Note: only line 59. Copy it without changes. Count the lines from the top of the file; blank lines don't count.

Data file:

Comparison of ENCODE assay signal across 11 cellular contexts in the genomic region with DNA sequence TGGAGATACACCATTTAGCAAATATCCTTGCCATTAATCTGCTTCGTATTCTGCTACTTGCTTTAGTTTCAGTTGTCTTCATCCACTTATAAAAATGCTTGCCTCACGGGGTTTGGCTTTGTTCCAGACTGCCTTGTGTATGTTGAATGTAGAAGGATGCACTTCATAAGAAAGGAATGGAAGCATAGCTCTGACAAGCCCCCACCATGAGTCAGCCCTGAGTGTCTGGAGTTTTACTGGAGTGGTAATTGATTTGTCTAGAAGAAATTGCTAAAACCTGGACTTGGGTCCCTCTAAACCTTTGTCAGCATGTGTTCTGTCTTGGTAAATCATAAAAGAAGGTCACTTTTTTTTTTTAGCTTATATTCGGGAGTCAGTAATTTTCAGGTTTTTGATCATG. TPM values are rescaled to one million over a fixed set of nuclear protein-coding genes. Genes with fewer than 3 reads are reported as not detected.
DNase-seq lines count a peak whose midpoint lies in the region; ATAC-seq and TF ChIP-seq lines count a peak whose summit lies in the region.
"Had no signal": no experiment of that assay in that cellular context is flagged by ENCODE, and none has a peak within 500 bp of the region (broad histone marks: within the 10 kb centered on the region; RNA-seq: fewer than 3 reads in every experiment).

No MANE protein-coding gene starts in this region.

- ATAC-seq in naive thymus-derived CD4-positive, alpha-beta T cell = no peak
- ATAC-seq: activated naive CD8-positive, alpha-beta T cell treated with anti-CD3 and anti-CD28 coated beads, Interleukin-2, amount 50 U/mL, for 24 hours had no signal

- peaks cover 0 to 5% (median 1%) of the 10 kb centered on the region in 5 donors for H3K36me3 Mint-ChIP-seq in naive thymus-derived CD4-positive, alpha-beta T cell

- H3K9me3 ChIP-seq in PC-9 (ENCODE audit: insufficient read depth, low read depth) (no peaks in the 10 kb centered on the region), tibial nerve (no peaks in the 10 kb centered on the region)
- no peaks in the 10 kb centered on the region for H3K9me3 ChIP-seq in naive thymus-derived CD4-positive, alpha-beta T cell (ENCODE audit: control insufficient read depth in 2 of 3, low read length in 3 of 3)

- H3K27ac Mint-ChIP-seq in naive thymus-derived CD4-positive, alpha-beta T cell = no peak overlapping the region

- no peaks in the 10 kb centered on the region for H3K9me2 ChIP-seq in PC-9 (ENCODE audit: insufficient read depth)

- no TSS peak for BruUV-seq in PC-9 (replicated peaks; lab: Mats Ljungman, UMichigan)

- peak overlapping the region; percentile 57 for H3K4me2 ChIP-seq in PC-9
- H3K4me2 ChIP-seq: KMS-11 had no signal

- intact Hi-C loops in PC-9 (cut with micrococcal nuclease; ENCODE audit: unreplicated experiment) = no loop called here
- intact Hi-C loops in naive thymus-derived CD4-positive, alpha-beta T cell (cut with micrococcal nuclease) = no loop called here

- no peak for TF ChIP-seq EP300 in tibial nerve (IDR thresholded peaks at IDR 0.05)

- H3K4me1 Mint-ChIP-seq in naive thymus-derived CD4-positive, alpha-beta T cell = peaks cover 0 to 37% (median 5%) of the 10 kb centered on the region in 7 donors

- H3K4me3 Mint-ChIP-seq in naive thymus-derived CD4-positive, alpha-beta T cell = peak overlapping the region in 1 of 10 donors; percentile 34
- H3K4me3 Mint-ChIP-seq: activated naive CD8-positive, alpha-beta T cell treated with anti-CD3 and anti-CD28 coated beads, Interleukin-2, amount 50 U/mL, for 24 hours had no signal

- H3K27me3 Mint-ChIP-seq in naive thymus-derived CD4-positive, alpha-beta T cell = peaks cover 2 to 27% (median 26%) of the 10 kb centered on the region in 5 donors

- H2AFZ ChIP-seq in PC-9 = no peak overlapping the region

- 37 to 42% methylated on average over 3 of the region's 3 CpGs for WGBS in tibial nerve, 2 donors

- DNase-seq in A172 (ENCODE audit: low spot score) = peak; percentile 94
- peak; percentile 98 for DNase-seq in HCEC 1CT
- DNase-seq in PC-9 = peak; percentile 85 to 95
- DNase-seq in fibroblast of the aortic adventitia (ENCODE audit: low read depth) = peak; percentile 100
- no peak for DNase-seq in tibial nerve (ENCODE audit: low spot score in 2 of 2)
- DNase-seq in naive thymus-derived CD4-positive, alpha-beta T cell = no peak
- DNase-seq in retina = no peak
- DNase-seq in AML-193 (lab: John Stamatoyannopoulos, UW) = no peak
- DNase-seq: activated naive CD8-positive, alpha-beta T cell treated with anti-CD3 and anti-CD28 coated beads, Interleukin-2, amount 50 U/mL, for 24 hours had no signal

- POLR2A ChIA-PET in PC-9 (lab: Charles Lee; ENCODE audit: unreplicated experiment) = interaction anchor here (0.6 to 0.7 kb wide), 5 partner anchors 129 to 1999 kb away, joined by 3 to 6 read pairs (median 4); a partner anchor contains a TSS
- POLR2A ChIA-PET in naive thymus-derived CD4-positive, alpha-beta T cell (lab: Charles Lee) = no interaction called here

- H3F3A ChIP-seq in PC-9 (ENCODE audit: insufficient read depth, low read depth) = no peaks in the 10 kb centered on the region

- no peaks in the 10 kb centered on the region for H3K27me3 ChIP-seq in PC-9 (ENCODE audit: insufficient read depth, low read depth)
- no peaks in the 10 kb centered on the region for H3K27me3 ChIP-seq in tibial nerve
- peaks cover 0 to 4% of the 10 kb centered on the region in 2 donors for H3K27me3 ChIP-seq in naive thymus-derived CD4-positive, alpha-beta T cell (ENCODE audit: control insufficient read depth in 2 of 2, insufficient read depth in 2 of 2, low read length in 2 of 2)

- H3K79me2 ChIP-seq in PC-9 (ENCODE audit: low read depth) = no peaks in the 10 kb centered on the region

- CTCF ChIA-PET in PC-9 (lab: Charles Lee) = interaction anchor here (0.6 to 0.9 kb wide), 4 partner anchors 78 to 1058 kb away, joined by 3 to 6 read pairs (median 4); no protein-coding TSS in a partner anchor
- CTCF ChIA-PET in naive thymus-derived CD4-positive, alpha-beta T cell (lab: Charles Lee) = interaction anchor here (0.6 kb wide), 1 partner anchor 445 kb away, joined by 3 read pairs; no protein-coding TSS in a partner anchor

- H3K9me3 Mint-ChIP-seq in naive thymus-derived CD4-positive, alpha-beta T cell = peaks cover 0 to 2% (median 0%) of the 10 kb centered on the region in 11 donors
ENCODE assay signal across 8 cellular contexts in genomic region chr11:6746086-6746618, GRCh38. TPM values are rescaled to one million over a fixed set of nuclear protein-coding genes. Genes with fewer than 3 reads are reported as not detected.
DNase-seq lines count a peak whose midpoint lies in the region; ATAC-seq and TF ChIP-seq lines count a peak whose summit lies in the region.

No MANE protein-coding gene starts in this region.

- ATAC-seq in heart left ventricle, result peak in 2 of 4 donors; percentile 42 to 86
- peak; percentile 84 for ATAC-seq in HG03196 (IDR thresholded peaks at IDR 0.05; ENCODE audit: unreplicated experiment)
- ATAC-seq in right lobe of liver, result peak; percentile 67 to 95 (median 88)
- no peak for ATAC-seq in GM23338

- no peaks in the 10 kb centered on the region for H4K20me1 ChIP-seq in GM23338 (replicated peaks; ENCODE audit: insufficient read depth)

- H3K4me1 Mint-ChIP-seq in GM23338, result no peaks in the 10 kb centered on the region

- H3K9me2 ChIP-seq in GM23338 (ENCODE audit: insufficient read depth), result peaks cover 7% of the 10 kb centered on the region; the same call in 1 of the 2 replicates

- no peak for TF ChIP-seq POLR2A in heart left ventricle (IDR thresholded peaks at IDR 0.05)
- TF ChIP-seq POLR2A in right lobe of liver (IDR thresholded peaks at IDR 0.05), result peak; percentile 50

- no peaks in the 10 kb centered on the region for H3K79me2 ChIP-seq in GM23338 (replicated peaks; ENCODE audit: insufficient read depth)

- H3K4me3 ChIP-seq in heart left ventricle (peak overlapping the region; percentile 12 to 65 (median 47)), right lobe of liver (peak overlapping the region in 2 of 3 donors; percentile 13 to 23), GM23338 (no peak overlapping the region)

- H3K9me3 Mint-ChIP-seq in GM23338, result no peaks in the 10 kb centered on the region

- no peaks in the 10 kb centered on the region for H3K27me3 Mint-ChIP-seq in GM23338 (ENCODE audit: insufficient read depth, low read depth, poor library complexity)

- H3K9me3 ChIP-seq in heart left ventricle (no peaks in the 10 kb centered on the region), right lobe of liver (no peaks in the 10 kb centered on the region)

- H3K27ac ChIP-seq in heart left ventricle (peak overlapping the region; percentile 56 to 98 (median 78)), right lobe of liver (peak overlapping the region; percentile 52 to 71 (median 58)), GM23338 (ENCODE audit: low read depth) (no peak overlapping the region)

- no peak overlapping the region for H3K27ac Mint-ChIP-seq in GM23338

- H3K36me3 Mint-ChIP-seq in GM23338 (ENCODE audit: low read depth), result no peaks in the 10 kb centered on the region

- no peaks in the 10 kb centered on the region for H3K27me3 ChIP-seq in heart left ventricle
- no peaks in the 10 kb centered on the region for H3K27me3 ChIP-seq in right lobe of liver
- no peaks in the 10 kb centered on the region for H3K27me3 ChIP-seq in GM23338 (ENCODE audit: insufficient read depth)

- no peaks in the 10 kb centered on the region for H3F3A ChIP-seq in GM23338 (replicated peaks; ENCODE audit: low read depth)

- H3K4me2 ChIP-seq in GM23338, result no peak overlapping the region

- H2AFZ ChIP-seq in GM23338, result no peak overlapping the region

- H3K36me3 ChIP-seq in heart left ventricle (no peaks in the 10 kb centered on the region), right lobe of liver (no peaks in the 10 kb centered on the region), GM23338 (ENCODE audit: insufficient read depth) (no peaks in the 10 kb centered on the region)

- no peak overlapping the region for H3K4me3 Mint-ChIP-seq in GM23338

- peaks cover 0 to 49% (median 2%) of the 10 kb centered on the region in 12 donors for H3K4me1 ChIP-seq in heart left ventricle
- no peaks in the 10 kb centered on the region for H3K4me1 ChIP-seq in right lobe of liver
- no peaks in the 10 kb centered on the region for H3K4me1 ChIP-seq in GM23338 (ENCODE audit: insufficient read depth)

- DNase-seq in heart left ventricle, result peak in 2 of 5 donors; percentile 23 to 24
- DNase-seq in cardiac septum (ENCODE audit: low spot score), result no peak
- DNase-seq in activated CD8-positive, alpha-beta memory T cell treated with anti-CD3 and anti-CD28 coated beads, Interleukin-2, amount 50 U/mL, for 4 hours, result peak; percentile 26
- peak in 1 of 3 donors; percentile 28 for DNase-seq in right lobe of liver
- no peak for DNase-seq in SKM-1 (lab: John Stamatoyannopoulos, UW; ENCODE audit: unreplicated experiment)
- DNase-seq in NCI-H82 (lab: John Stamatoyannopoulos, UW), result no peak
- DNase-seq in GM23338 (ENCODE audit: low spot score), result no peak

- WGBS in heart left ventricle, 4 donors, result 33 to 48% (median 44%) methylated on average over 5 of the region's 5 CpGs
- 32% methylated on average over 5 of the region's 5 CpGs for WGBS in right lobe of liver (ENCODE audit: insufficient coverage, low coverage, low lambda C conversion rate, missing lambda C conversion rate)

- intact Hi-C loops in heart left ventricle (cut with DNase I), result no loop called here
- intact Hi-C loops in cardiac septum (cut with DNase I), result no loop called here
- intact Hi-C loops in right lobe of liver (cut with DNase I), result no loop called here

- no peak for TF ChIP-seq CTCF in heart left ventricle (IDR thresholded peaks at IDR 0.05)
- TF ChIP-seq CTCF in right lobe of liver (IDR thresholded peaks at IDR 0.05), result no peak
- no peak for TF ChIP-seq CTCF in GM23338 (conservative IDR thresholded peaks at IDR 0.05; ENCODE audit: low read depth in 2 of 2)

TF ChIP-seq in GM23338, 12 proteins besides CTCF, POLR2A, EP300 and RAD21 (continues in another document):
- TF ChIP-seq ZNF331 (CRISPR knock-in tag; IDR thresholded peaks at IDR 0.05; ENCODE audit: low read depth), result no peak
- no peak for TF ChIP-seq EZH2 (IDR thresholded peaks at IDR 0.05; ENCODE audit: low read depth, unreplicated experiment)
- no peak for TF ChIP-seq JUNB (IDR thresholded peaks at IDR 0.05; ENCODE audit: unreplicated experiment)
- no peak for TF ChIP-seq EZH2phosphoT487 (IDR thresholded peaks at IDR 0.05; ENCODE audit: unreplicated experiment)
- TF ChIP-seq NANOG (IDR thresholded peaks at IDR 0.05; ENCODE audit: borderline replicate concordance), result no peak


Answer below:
- H3K9me3 ChIP-seq in heart left ventricle (no peaks in the 10 kb centered on the region), right lobe of liver (no peaks in the 10 kb centered on the region)